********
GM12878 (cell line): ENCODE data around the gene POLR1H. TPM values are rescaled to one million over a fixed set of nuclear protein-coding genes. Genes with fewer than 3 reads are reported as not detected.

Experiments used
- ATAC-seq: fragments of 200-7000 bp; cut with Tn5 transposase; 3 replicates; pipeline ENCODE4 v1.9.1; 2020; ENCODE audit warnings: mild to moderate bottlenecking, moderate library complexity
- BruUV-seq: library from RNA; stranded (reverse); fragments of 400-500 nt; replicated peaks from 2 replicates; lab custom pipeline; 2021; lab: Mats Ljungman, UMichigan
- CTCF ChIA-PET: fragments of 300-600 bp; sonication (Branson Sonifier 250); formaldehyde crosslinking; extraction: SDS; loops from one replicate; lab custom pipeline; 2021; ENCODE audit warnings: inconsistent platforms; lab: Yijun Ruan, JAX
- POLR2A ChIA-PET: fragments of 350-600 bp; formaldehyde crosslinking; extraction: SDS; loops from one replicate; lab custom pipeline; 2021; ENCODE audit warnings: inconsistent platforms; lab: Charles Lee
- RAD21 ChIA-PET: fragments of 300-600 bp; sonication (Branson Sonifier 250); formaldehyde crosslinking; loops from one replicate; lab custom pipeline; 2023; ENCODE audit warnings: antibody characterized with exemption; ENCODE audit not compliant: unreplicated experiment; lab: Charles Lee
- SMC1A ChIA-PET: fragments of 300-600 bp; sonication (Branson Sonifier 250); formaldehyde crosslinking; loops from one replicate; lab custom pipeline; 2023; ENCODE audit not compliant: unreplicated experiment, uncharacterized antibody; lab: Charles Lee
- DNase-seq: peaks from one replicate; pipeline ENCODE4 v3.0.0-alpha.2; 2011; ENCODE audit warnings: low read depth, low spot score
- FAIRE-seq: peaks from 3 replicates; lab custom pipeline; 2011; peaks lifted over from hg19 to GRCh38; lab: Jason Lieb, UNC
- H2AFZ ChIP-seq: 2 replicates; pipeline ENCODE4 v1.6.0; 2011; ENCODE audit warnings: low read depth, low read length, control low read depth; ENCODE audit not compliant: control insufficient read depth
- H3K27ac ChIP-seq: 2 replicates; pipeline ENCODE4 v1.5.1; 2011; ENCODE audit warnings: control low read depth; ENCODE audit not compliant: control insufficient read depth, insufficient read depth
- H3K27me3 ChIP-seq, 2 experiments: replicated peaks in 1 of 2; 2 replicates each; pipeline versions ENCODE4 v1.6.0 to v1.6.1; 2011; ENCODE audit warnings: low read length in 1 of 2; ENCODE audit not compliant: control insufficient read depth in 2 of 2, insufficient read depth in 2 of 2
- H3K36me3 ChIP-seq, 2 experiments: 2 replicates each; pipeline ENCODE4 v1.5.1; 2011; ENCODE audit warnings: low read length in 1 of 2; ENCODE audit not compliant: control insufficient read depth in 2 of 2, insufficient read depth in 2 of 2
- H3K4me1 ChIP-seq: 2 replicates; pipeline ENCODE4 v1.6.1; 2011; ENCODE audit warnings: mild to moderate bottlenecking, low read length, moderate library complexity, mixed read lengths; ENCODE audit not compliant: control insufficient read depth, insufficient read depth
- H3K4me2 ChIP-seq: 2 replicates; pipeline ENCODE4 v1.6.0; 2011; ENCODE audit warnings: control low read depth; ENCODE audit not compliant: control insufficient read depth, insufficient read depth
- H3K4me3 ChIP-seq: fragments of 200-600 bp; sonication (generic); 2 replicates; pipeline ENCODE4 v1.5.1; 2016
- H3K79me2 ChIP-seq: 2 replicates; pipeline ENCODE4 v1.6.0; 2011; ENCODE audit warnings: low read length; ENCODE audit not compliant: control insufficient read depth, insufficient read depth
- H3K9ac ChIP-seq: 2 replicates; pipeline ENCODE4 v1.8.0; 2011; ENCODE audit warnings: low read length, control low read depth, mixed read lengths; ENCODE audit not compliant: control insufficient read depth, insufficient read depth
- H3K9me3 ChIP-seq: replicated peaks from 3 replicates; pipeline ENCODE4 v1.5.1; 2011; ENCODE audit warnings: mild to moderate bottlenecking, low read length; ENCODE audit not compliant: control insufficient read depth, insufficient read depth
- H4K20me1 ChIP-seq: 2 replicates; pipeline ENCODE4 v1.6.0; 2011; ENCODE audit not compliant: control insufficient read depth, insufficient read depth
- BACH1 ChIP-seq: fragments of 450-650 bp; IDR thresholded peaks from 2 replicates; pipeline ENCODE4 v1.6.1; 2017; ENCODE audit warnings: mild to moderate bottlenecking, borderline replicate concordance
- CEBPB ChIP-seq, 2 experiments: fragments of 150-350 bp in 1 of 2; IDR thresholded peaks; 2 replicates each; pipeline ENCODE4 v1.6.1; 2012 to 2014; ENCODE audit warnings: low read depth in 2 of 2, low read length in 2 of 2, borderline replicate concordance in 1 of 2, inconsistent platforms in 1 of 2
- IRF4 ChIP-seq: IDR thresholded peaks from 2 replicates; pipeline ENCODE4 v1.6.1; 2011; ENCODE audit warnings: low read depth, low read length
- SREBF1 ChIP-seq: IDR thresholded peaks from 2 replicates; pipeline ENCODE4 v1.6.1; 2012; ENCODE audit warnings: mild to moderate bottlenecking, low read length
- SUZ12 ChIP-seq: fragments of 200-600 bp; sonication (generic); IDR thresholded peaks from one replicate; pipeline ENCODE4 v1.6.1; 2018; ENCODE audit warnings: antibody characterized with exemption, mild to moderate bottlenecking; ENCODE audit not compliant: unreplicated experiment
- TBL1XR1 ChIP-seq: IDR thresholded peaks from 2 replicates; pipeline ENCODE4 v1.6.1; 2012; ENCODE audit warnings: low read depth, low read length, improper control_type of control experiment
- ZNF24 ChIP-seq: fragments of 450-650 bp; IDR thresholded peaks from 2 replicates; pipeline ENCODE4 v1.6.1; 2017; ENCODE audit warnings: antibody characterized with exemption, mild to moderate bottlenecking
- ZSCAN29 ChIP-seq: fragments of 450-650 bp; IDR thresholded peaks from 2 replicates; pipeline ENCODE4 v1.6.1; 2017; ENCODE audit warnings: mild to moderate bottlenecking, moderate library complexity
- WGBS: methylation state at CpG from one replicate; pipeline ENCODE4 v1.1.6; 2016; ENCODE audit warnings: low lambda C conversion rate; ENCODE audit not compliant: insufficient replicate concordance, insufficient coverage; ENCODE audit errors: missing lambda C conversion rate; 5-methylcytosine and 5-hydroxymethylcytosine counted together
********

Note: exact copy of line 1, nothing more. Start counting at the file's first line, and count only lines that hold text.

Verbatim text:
GM12878 (cell line): ENCODE data around the gene POLR1H. TPM values are rescaled to one million over a fixed set of nuclear protein-coding genes. Genes with fewer than 3 reads are reported as not detected.